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J Mol Biol. 2011 Jan 28;405(4):892-908. doi: 10.1016/j.jmb.2010.11.032. Epub 2010 Nov 24.

Transposase-transposase interactions in MOS1 complexes: a biochemical approach.

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Université François Rabelais de Tours, GICC, CNRS, UMR 6239, UFR Sciences & Techniques, Parc Grandmont, 37200 Tours, France.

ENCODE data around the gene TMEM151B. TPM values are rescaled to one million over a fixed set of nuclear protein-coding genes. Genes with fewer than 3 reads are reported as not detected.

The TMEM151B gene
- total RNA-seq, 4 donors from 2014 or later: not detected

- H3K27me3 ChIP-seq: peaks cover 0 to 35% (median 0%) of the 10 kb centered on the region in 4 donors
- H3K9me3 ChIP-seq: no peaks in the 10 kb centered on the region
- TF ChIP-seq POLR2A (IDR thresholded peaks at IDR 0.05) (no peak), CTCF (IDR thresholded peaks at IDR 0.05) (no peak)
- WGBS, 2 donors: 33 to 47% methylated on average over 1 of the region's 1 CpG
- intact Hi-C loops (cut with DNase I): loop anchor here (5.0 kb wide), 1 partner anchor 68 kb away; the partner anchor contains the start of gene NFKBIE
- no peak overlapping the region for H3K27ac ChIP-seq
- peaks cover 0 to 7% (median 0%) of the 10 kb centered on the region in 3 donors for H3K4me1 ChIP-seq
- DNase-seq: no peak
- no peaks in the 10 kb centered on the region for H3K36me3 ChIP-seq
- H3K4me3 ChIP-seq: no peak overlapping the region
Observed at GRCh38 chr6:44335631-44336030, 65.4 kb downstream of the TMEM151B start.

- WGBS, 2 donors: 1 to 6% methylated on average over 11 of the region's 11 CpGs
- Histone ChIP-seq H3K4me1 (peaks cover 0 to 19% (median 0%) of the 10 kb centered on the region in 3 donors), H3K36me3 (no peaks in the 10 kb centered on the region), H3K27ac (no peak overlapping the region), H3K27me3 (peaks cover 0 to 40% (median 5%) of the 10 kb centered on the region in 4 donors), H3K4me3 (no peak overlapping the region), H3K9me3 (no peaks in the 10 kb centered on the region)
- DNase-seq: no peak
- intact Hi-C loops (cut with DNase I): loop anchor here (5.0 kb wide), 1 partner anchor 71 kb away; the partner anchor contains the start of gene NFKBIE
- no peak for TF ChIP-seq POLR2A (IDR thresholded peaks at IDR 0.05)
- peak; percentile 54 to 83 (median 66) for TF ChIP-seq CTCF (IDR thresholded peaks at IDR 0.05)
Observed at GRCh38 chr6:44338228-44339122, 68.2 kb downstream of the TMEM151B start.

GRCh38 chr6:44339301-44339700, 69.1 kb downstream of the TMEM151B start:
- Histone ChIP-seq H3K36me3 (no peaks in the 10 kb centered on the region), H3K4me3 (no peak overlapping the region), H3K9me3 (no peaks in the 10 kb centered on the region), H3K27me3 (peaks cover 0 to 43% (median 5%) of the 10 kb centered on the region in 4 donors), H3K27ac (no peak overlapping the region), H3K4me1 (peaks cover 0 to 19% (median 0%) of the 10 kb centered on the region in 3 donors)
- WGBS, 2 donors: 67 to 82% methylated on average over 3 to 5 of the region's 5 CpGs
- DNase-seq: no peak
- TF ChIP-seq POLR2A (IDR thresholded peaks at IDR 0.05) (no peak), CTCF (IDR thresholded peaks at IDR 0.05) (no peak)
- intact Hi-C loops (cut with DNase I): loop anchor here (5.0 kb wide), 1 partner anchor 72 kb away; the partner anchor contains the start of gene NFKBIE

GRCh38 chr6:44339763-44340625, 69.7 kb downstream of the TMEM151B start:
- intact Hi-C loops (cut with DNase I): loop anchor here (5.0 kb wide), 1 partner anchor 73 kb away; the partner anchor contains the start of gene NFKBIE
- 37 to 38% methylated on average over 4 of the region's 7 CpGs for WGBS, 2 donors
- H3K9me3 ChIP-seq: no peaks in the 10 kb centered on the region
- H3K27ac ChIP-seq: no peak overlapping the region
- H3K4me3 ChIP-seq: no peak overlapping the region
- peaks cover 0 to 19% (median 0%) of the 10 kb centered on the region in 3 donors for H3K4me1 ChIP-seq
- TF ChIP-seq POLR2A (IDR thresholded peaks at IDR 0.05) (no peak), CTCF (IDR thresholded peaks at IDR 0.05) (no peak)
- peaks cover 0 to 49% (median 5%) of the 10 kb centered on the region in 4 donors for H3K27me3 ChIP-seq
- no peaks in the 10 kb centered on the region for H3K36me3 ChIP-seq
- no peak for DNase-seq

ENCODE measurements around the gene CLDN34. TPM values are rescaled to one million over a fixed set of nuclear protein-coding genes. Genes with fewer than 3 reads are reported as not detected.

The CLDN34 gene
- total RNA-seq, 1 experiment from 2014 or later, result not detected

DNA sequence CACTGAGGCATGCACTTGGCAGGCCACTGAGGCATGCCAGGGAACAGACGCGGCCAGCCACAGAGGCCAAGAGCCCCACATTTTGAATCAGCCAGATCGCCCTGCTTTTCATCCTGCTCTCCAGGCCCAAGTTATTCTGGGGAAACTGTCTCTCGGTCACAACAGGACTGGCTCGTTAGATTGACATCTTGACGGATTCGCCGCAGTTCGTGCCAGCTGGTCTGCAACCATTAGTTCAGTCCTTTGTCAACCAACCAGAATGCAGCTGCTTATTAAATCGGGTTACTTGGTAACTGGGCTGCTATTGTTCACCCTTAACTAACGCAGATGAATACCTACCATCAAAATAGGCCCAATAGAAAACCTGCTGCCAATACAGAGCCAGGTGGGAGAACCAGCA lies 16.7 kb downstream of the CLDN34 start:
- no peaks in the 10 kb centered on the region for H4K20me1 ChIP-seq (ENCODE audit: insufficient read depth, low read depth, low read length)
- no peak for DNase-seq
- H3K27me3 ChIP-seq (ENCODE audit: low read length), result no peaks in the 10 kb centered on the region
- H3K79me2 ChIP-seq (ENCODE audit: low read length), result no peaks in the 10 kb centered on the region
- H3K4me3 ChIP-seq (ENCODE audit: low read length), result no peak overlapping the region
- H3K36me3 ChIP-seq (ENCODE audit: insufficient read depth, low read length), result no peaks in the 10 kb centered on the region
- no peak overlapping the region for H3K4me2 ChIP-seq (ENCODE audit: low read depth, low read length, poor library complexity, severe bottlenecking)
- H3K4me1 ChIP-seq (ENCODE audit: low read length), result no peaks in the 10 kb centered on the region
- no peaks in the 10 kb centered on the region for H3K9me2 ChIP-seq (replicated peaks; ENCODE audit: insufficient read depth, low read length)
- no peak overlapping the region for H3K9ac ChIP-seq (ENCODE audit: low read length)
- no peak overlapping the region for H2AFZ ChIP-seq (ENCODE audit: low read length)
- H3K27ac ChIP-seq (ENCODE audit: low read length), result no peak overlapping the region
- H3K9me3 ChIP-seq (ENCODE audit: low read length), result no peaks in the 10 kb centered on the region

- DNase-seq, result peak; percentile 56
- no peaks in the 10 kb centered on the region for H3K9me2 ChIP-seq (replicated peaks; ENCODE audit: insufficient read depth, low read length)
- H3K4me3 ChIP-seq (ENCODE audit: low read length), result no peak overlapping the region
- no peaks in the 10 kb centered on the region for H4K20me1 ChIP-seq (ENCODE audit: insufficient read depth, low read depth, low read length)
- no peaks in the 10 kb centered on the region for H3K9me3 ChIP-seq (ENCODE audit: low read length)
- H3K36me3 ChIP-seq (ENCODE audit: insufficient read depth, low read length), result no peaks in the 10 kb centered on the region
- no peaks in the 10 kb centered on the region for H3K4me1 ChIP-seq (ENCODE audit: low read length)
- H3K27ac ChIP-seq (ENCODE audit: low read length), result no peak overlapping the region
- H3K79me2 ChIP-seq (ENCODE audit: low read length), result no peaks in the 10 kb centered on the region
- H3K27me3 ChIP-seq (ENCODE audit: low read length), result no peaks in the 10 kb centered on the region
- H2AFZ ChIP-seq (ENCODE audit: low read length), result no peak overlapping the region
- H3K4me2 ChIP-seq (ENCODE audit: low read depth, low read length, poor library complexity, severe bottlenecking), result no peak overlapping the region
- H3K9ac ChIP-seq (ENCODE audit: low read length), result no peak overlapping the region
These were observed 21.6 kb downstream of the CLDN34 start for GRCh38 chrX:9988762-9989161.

Transposases are proteins that have assumed the mobility of class II transposable elements. In order to map the interfaces involved in transposase-transposase interactions, we have taken advantage of 12 transposase mutants that impair mariner transposase-transposase interactions taking place during transposition. Our data indicate that transposase-transposase interactions regulating Mos1 transposition are sophisticated and result from (i) active MOS1 dimerization through the first HTH of the N-terminal domain, which leads to inverted terminal repeat (ITR) binding; (ii) inactive dimerization carried by part of the C-terminal domain, which prevents ITR binding; and (iii) oligomerization. Inactive dimers are nonpermissive in organizing complexes that produce ITR binding, but the interfaces (or interactions) supplied in this state could play a role in the various rearrangements needed during transposition. Oligomerization is probably not due to a specific MOS1 domain, but rather the result of nonspecific interactions resulting from incorrect folding of the protein. Our data also suggest that the MOS1 catalytic domain is a main actor in the overall organization of MOS1, thus playing a role in MOS1 oligomerization. Finally, we propose that MOS1 behaves as predicted by the pre-equilibrium existing model, whereby proteins are found to exist simultaneously in populations with diverse conformations, monomers and active and inactive dimers for MOS1. We were able to identify several MOS1 mutants that modify this pre-existing equilibrium. According to their properties, some of these mutants will be useful tools to break down the remaining gaps in our understanding of mariner transposition.

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